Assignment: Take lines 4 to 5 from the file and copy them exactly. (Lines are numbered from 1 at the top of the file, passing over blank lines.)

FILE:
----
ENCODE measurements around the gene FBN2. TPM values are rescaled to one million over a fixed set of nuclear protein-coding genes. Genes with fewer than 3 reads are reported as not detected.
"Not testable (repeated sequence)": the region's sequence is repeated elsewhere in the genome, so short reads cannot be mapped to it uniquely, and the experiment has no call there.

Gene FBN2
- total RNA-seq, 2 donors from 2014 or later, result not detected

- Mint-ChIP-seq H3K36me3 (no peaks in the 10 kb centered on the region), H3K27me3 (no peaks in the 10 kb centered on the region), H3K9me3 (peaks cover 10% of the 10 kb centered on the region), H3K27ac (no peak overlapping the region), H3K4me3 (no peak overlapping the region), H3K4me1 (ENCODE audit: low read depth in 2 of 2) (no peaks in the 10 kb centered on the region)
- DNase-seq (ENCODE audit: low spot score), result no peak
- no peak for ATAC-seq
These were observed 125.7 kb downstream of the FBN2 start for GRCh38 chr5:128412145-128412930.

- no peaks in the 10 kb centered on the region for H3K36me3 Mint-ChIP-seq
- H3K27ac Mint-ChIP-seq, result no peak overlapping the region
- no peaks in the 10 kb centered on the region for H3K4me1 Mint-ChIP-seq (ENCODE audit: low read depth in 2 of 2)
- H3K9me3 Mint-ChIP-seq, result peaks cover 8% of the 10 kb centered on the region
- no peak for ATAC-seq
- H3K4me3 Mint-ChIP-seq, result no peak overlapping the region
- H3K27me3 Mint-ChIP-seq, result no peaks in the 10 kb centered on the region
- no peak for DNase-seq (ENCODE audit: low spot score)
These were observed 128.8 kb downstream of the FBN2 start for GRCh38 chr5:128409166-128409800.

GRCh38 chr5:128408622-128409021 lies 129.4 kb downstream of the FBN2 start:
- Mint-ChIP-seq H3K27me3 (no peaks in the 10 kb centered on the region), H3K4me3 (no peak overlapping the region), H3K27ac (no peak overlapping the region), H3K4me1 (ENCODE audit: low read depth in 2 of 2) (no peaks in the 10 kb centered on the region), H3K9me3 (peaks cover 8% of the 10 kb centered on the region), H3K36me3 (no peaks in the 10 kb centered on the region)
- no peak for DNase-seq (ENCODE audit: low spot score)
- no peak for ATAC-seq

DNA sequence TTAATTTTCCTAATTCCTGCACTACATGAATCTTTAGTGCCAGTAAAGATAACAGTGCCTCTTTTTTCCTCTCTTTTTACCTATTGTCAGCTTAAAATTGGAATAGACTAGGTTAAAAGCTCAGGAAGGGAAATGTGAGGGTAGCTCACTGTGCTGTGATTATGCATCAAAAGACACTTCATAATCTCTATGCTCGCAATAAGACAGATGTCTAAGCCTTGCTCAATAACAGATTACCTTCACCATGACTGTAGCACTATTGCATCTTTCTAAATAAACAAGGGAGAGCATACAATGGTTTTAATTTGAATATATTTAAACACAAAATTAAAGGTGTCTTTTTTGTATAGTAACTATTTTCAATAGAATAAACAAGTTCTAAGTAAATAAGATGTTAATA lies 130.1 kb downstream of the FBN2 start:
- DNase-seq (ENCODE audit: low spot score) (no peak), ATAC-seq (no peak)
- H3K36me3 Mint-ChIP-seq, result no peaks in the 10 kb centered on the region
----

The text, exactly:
- total RNA-seq, 2 donors from 2014 or later, result not detected

- Mint-ChIP-seq H3K36me3 (no peaks in the 10 kb centered on the region), H3K27me3 (no peaks in the 10 kb centered on the region), H3K9me3 (peaks cover 10% of the 10 kb centered on the region), H3K27ac (no peak overlapping the region), H3K4me3 (no peak overlapping the region), H3K4me1 (ENCODE audit: low read depth in 2 of 2) (no peaks in the 10 kb centered on the region)